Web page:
I was totaly saddened to hear about the passing of New Yorker cartoonist Henry Martin. He died on June 30th, 94 years young.
I always looked forward to seeing Mr. Martin’s cartoons in The New Yorker and other publications, and they usually brought smiles to my face. I consider him to be a giant in the field of gag cartooning.
Although I never met Mr. Martin, on one occasion in 1988 I sent him a short note. The reason for the note was a cartoon of his that appeared in the July 18, 1988 issue of The New Yorker. It happened to be amazingly similar to a cartoon of mine that appeared a few months before in the National Business Employment Weekly, on October 18, 1987. These are the two cartoons:
Henry Martin, The New Yorker, July 18, 1988
Eli Stein, National Business Employment Weekly, October 18, 1987
For those of you who aren’t familiar with the National Business Employment Weekly, it is a long-defunct publication of Dow Jones & Co. (the same organization that publishes The Wall Street Journal). The weekly publication printed only one cartoon per issue, and I was fortunate enough to have had over a hundred cartoons in their pages over the years of its existence. Other cartoonists who appeared regularly were Henry Martin and another New Yorker cartoonist, Tom Cheney. Many of our cartoons were even included in a booklet published in 1992 by Dow Jones, “The Best Cartoons from the National Business Employment Weekly”.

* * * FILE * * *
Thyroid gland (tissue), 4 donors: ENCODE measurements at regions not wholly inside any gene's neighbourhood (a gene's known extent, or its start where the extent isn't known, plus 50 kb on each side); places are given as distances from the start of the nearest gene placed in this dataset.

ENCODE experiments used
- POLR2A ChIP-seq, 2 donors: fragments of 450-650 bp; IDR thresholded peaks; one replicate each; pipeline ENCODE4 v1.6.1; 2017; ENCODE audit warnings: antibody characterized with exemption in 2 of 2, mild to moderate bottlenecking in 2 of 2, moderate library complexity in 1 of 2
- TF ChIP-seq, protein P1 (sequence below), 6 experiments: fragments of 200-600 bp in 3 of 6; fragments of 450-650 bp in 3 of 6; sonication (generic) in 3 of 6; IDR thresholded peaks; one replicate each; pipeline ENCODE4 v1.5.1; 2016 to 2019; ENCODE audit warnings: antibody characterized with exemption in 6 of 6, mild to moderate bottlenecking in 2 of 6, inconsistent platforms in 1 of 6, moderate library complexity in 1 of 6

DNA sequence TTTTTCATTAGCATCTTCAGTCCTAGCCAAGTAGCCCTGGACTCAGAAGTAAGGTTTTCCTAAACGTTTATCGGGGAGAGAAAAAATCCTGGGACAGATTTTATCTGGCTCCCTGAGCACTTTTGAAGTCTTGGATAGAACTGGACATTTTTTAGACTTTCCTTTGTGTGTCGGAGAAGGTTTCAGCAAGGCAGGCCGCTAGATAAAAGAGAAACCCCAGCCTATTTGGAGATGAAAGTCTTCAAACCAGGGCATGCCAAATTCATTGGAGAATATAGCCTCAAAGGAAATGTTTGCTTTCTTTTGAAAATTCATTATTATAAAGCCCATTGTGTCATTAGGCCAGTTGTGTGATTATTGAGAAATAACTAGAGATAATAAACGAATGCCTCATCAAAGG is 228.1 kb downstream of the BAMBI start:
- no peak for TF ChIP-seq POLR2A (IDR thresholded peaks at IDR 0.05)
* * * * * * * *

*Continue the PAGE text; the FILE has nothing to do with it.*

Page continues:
I sent my note to Mr. Martin simply to let him know about the coincidence, and I didn’t expect an answer from him. But he did answer, with this hand-written note:
“Dear Eli, Thanks for your note and for the two cartoons. I guess the idea was a natural and these things happen. Be assured it was not intentional. I gather you are the cartoonist Stein. Good to meet you. Best. Henry”
As I said, I never did meet Henry Martin in person. By the time I started going to the offices of The New Yorker on Tuesdays (to show my cartoon roughs to then-editor Bob Mankoff and to hobnob and eat lunch with the other cartoonists), Henry Martin had already “retired” from active cartooning. My loss.
Rest in peace, Henry Martin. Your cartoons brought great joy to the world.